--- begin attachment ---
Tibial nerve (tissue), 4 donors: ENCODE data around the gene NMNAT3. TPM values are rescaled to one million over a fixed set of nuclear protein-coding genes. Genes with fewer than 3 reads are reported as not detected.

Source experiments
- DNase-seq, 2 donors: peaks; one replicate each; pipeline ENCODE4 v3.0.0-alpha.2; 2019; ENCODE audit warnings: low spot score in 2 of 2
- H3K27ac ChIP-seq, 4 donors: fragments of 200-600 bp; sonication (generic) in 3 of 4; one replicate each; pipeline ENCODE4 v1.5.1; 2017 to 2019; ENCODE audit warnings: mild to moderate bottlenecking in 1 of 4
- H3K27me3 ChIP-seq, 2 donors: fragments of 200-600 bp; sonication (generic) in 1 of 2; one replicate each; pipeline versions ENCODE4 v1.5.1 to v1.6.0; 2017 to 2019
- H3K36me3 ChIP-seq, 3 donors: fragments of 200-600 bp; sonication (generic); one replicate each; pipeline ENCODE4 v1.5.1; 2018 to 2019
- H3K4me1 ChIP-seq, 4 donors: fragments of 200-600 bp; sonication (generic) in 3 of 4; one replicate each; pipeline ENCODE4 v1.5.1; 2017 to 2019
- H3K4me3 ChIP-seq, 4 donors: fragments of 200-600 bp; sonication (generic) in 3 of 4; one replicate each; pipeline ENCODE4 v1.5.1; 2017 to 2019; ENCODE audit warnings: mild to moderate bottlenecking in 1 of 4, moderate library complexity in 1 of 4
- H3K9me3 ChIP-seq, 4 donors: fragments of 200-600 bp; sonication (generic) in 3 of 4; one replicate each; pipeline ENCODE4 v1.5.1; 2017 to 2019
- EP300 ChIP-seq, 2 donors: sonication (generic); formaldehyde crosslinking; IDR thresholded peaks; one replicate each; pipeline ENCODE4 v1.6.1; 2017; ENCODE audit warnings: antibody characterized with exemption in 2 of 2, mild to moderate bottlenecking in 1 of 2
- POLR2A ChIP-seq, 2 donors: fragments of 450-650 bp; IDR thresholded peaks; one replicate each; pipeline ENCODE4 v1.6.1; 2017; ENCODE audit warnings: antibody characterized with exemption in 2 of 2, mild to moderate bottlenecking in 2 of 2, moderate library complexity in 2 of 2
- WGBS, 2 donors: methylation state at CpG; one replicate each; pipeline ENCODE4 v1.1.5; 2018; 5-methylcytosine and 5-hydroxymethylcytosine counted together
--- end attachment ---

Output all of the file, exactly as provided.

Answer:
Tibial nerve (tissue), 4 donors: ENCODE data around the gene NMNAT3. TPM values are rescaled to one million over a fixed set of nuclear protein-coding genes. Genes with fewer than 3 reads are reported as not detected.

Source experiments
- DNase-seq, 2 donors: peaks; one replicate each; pipeline ENCODE4 v3.0.0-alpha.2; 2019; ENCODE audit warnings: low spot score in 2 of 2
- H3K27ac ChIP-seq, 4 donors: fragments of 200-600 bp; sonication (generic) in 3 of 4; one replicate each; pipeline ENCODE4 v1.5.1; 2017 to 2019; ENCODE audit warnings: mild to moderate bottlenecking in 1 of 4
- H3K27me3 ChIP-seq, 2 donors: fragments of 200-600 bp; sonication (generic) in 1 of 2; one replicate each; pipeline versions ENCODE4 v1.5.1 to v1.6.0; 2017 to 2019
- H3K36me3 ChIP-seq, 3 donors: fragments of 200-600 bp; sonication (generic); one replicate each; pipeline ENCODE4 v1.5.1; 2018 to 2019
- H3K4me1 ChIP-seq, 4 donors: fragments of 200-600 bp; sonication (generic) in 3 of 4; one replicate each; pipeline ENCODE4 v1.5.1; 2017 to 2019
- H3K4me3 ChIP-seq, 4 donors: fragments of 200-600 bp; sonication (generic) in 3 of 4; one replicate each; pipeline ENCODE4 v1.5.1; 2017 to 2019; ENCODE audit warnings: mild to moderate bottlenecking in 1 of 4, moderate library complexity in 1 of 4
- H3K9me3 ChIP-seq, 4 donors: fragments of 200-600 bp; sonication (generic) in 3 of 4; one replicate each; pipeline ENCODE4 v1.5.1; 2017 to 2019
- EP300 ChIP-seq, 2 donors: sonication (generic); formaldehyde crosslinking; IDR thresholded peaks; one replicate each; pipeline ENCODE4 v1.6.1; 2017; ENCODE audit warnings: antibody characterized with exemption in 2 of 2, mild to moderate bottlenecking in 1 of 2
- POLR2A ChIP-seq, 2 donors: fragments of 450-650 bp; IDR thresholded peaks; one replicate each; pipeline ENCODE4 v1.6.1; 2017; ENCODE audit warnings: antibody characterized with exemption in 2 of 2, mild to moderate bottlenecking in 2 of 2, moderate library complexity in 2 of 2
- WGBS, 2 donors: methylation state at CpG; one replicate each; pipeline ENCODE4 v1.1.5; 2018; 5-methylcytosine and 5-hydroxymethylcytosine counted together